# Mathematical Background

Let's dive into a high-level overview of the mathematical foundations and principles of zk-STARKs.

**Algebraic Normal Form (ANF)**The core of zk-STARKs lies in polynomials. Polynomials are an efficient way to express and compute complex mathematical concepts. A polynomial in Algebraic Normal Form (ANF) is a sum of monomials where each variable is to the power of 0 or 1.

**Error-Correcting Codes**zk-STARKs use error-correcting codes to enable efficient testing of proximity to a code. Reed-Solomon codes are used due to their property of maximum distance separability.

**Fast Fourier Transform (FFT)**The FFT allows efficient evaluation of a polynomial at multiple points. Given a polynomial P(x) and a set of points {x1, x2, …, xn}, the FFT computes the values {P(x1), P(x2), …, P(xn)}.

**The Merkle Tree**The Merkle tree is a data structure used to authenticate large amounts of data. It builds a binary tree with hashes of data at the leaves and hashes of child nodes in the parent nodes.

**Interactive Oracle Proofs (IOPs) and the Sumcheck Protocol**An IOP is a protocol in which a prover and a verifier exchange messages, and the prover uses oracles (objects that can respond to queries about a large dataset) to provide proofs. The sumcheck protocol is a specific type of IOP that allows the prover to convince the verifier that a sum over a polynomial is correct.

**FRI Protocol**The Fast Reed-Solomon Interactive (FRI) protocol allows the prover to convince the verifier that a received word is close to a codeword of a Reed-Solomon code. This enables the verifier to authenticate the values of a polynomial at many points without receiving the entire polynomial.

**Steps of the zk-STARKs Protocol**

**Commitment Phase**In this phase, the prover commits to a trace of the computation, which is essentially a table where each row represents a step in the computation. The trace is converted into polynomial form and authenticated using a Merkle tree.

**Query Phase**The verifier selects a set of random query points and sends them to the prover. The prover evaluates the polynomials at the query points and sends the results back.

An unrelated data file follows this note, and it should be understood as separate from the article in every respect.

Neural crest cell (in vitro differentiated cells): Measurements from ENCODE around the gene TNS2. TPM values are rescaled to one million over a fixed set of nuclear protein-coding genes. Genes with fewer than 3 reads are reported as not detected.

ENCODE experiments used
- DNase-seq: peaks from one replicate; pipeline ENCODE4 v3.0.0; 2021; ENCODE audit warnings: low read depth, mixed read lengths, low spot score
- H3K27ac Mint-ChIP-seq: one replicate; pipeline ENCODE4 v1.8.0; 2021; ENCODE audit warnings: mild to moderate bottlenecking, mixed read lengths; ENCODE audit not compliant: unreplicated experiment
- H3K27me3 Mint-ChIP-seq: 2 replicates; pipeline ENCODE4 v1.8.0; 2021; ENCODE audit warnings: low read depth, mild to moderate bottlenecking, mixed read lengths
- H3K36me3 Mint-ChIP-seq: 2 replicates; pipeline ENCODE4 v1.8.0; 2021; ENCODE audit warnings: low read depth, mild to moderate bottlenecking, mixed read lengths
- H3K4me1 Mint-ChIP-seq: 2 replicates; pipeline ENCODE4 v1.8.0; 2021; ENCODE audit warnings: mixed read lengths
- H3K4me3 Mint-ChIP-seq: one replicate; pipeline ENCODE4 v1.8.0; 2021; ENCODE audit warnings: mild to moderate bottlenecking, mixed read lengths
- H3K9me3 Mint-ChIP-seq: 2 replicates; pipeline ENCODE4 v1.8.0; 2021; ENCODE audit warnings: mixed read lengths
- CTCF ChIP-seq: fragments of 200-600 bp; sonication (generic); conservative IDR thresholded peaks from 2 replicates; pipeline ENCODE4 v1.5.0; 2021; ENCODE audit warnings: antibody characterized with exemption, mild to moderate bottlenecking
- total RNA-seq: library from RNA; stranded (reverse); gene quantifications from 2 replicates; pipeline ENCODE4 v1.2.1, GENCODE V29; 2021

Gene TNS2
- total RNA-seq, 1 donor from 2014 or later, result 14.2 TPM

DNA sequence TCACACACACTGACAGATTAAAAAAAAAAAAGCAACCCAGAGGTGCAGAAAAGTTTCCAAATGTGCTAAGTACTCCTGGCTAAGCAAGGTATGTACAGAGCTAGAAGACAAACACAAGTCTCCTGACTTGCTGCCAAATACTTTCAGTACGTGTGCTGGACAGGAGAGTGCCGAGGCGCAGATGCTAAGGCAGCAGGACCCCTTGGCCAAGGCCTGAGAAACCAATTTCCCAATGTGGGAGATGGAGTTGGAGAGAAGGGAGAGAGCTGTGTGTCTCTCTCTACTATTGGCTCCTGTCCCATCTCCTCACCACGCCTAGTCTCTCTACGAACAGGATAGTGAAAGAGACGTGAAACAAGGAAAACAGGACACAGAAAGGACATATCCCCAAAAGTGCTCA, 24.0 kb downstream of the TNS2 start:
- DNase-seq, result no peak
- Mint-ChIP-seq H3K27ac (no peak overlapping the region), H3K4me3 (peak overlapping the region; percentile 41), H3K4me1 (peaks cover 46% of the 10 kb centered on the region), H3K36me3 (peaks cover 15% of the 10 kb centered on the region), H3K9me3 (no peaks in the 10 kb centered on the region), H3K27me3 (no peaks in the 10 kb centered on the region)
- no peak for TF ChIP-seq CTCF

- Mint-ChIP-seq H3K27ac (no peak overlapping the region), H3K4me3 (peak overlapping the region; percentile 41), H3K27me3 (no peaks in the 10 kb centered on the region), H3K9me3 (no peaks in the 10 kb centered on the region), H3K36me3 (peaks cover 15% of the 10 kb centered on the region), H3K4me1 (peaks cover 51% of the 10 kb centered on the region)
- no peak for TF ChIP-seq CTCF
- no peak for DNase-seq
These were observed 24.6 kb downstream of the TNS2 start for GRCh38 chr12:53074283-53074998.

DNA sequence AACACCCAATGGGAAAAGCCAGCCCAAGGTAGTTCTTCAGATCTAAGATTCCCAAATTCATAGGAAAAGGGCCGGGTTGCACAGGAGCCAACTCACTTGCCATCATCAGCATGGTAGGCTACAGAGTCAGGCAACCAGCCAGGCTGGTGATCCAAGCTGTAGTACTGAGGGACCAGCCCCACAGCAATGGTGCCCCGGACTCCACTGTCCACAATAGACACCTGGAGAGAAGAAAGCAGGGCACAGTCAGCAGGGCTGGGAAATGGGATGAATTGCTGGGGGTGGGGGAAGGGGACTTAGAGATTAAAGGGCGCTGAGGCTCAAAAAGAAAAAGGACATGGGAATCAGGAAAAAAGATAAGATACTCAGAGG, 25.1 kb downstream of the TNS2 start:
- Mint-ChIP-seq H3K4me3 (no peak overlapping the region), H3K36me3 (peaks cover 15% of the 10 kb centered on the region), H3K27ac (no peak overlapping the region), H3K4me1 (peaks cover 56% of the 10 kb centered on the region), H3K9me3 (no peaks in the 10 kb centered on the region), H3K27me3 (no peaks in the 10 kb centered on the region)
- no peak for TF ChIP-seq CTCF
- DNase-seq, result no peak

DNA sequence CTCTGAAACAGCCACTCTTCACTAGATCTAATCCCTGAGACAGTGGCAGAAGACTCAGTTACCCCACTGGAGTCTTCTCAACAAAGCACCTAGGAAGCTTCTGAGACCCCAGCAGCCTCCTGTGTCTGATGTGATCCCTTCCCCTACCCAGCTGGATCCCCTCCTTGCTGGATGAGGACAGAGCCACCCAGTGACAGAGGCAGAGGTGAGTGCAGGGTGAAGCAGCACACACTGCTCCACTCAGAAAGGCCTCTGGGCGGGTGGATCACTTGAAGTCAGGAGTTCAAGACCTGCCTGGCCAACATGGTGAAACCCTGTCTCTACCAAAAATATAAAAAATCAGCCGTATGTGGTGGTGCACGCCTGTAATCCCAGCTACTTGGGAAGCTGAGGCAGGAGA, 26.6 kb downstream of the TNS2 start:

**Answer Phase**The prover constructs proof polynomials from the query results and sends these to the verifier. The verifier checks the proofs using the FRI protocol.

**zk-STARKs and Privacy**

While zk-STARKs provide strong privacy guarantees, it's important to note that they are "transparent" but not "succinct" in the way zk-SNARKs are. The proof sizes and computational costs are larger, but this is the trade-off for removing the need for a trusted setup.

zk-STARKs are an exciting development in the field of cryptography, with many potential applications in areas such as blockchain technology where they can be used for efficient, secure, and private transactions.

Please note that this is a simplified overview of a very complex subject. For a deeper understanding of the mathematical foundations of zk-STARKs, I recommend the following resources:

Eli Ben-Sasson, Iddo Bentov, Yinon Horesh, Michael Riabzev (2018). Fast Reed-Solomon Interactive Oracle Proofs of Proximity. https://eccc.weizmann.ac.il/report/2018/134/

Eli Ben-Sasson, Alessandro Chiesa, Michael Riabzev, Nicholas Spooner, Madars Virza, Nicholas P. Ward (2019). Aurora: Transparent Succinct Arguments for R1CS. https://eprint.iacr.org/2019/601.pdf

Vitalik Buterin. Exploring Elliptic Curve Pairings. https://vitalik.ca/general/2017/01/14/exploring-elliptic-curve-pairings.html

Alessandro Chiesa, Michael A. Forbes (2018). IOPs from Algebraic Error-Correcting Codes. https://eprint.iacr.org/2018/280.pdf

Let's dive into a high-level overview of the mathematical foundations and principles of zk-STARKs.

**Algebraic Normal Form (ANF)**The core of zk-STARKs lies in polynomials. Polynomials are an efficient way to express and compute complex mathematical concepts. A polynomial in Algebraic Normal Form (ANF) is a sum of monomials where each variable is to the power of 0 or 1.

**Error-Correcting Codes**zk-STARKs use error-correcting codes to enable efficient testing of proximity to a code. Reed-Solomon codes are used due to their property of maximum distance separability.

**Fast Fourier Transform (FFT)**The FFT allows efficient evaluation of a polynomial at multiple points. Given a polynomial P(x) and a set of points {x1, x2, …, xn}, the FFT computes the values {P(x1), P(x2), …, P(xn)}.

**The Merkle Tree**The Merkle tree is a data structure used to authenticate large amounts of data. It builds a binary tree with hashes of data at the leaves and hashes of child nodes in the parent nodes.

**Interactive Oracle Proofs (IOPs) and the Sumcheck Protocol**An IOP is a protocol in which a prover and a verifier exchange messages, and the prover uses oracles (objects that can respond to queries about a large dataset) to provide proofs. The sumcheck protocol is a specific type of IOP that allows the prover to convince the verifier that a sum over a polynomial is correct.